5 top tips for taking photos of the naked-eye planets Mercury, Venus, Mars, Jupiter and Saturn

Intermediate

1 Creating simple planet-scapes


The easiest way to photograph planets is to use a mirrorless or DSLR camera on a tripod. This will work with any of the five planets visible to the naked-eye; Mercury, Venus, Mars, Jupiter and Saturn. Choose a wide-angle lens – about 14mm to 24mm – and use a shutter release cable or remote trigger to take long exposure images (of up to about 15-20 seconds maximum). In manual mode dial-in ISO 800, f2.8-f4 and 15 seconds as a good place to start, but do experiment. The planet(s) will essentially appear as a bright star. Pre-dawn and post-sunset is a great time to photograph planets because you can also easily capture the surrounding landscape.

Don’t forget about composition, which can make or break planet-scapes. The branches of trees in the foreground of a shot that includes planets is an easy way to frame a planet and draw the eye to it. Ditto a statue, sculpture or decorative detail on a building. It’s also often possible to capture more than one planet at a time; such ‘planetary parades’ sometimes occur because Earth’s point of view of the solar system shifts as it  and the other planets – orbit the Sun. 

Watching Jupiter, Saturn and Venus align over Snowdon, as it pokes its head out from the clouds. Photo by Kat Lawman - 15s | f/5.6 | ISO 400
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A great time to capture two planets together in one shot is during a conjunction. This apparent close-passing of planets in the night sky typically occurs over one or two nights in succession when it’s often possible to get them into the same field of view of a small telescope.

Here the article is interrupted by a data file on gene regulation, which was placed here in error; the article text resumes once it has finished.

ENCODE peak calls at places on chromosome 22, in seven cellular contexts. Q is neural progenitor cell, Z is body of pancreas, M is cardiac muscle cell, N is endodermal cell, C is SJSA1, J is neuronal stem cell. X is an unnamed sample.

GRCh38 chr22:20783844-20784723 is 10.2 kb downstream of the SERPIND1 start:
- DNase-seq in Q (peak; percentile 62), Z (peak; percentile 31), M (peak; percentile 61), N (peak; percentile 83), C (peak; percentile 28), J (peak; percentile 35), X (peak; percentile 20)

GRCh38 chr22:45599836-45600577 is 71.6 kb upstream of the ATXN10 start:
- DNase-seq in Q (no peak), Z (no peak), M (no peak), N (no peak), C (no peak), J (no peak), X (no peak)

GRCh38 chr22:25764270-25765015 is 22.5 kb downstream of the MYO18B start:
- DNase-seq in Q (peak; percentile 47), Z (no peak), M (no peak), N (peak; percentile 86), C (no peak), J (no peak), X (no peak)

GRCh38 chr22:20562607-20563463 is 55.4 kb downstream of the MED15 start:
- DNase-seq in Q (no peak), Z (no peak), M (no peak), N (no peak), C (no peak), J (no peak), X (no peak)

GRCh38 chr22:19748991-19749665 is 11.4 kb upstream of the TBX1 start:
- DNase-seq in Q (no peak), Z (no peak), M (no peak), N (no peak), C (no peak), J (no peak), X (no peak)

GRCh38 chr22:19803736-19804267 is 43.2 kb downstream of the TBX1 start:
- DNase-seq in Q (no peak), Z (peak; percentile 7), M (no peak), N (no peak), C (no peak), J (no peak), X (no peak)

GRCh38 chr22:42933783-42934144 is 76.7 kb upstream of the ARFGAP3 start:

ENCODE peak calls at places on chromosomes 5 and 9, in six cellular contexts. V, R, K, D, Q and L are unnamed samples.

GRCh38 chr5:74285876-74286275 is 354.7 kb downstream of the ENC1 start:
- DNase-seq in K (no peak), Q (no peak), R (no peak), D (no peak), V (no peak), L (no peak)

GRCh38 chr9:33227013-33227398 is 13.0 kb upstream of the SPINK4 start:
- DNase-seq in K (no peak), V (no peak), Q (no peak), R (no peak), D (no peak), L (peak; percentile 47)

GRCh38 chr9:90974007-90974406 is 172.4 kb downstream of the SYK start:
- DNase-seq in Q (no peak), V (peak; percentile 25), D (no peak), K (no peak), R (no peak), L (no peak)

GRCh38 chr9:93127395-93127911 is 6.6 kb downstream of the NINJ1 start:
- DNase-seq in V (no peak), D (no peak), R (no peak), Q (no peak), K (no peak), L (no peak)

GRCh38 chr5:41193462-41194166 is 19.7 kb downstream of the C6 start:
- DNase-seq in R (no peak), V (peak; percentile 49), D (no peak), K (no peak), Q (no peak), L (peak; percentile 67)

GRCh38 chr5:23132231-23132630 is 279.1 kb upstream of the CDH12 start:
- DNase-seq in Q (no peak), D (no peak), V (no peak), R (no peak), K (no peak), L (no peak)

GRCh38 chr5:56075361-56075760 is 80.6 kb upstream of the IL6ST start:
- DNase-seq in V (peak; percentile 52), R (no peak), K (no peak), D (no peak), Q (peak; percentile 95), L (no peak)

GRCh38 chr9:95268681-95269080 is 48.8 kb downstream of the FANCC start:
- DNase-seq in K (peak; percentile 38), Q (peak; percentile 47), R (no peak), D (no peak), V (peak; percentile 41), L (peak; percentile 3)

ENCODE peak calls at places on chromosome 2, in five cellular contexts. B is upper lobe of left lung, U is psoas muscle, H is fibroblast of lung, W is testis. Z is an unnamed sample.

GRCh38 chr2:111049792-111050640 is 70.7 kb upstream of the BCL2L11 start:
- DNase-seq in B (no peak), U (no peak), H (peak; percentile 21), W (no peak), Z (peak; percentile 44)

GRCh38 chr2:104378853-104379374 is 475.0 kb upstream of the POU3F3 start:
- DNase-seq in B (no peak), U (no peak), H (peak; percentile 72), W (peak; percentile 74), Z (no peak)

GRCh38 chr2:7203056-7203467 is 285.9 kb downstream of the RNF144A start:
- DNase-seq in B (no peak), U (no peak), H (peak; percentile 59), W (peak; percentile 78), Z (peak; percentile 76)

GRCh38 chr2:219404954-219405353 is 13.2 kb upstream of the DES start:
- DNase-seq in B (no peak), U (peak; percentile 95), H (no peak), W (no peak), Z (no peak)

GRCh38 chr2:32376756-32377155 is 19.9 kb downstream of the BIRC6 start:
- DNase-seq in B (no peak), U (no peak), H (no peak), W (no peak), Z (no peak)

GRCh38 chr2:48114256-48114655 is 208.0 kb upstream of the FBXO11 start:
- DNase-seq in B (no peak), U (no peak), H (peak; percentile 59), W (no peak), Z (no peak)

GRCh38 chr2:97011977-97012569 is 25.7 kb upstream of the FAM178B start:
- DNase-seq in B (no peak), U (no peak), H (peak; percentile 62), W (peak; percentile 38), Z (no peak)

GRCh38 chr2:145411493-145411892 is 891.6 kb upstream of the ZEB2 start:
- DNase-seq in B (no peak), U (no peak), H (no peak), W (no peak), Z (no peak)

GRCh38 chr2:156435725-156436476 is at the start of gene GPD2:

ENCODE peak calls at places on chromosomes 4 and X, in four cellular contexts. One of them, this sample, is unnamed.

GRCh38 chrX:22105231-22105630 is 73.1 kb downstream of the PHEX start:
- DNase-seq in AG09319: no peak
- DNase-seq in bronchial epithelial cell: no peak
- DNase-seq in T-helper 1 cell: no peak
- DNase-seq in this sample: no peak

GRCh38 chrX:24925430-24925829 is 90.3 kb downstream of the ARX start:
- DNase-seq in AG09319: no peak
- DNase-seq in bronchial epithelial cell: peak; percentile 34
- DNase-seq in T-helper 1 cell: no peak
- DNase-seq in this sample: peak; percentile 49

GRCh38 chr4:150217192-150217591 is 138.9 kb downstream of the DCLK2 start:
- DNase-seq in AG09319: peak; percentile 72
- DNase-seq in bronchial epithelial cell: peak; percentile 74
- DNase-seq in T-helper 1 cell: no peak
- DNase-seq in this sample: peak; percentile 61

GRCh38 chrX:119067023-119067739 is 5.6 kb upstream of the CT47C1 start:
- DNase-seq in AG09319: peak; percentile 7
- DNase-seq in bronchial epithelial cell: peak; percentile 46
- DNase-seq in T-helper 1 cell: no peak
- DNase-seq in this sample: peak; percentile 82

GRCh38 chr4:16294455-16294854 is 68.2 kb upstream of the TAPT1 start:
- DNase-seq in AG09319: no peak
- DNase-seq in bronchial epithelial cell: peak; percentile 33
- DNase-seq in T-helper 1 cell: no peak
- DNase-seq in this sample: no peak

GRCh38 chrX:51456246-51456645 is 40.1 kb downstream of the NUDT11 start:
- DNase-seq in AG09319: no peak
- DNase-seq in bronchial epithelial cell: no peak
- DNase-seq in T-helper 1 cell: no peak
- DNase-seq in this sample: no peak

The next major planetary conjunction, (at the time of writing), is that of Mercury and Venus in the western sky after sunset on December 28, 2022. The two planets will be just 1.5° apart, which is about the size of two full Moons. 

2 Getting technical with telescopes

If you have a big telephoto lens then have a go at a close-up of Jupiter or Saturn, but know that to get a lovely detailed image of a planet (and to see features on its surface) typically requires a telescope, a lot of skill, much expense and many hours of trial-and-error.

This is the realm of astrophotography. Although you can see Mercury, Mars, Jupiter, Saturn and Venus easily in a 2-inch telescope, you’ll need an 8-inch telescope to image them (and likely also a Barlow lens, which further increases the size of the planet in the telescope’s field of view). The trouble is, the Earth rotates quickly so planets drift, which has consequences for exposure time. So unless you have an expensive motorised equatorial mount that tracks with the rotation of Earth’s axis (by aligning to Polaris, the North Star) it’s tricky. Even with that mount the technique requires purchase of a dedicated planetary camera with a high frame rate, which hooks-up to a laptop and has to be controlled using third-party software. You then record a video of the planet, extract the thousands of individual frames from that video and then use software like RegiStax to stack them to lessen the noise.

Jupiter photographed by Angela Aird
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Good telescopes for planetary imaging include apochromatic (APO) refractors and Schmidt-Cassegrain catadioptric telescopes. They need a large aperture (for maximum light), a long focal length (for more resolution and magnification plus a smaller field of view) and a ‘slow’ focal ratio (the focal length divided by the aperture in mm – the higher the number, the better!). 

3 Understanding ‘opposition’ 

The outer planets – those farther out from the Sun than Earth – orbit very slowly. Saturn, for example, takes 29 years to go once around the Sun. So it makes sense that once each year our own planet passes between it and the Sun. During those few weeks a planet will appear to be at its biggest, brightest and best of the year. Its disk will be fully illuminated (at all other times it’s only partly-lit) and it will rise in the east after sunset and set in the west before sunrise.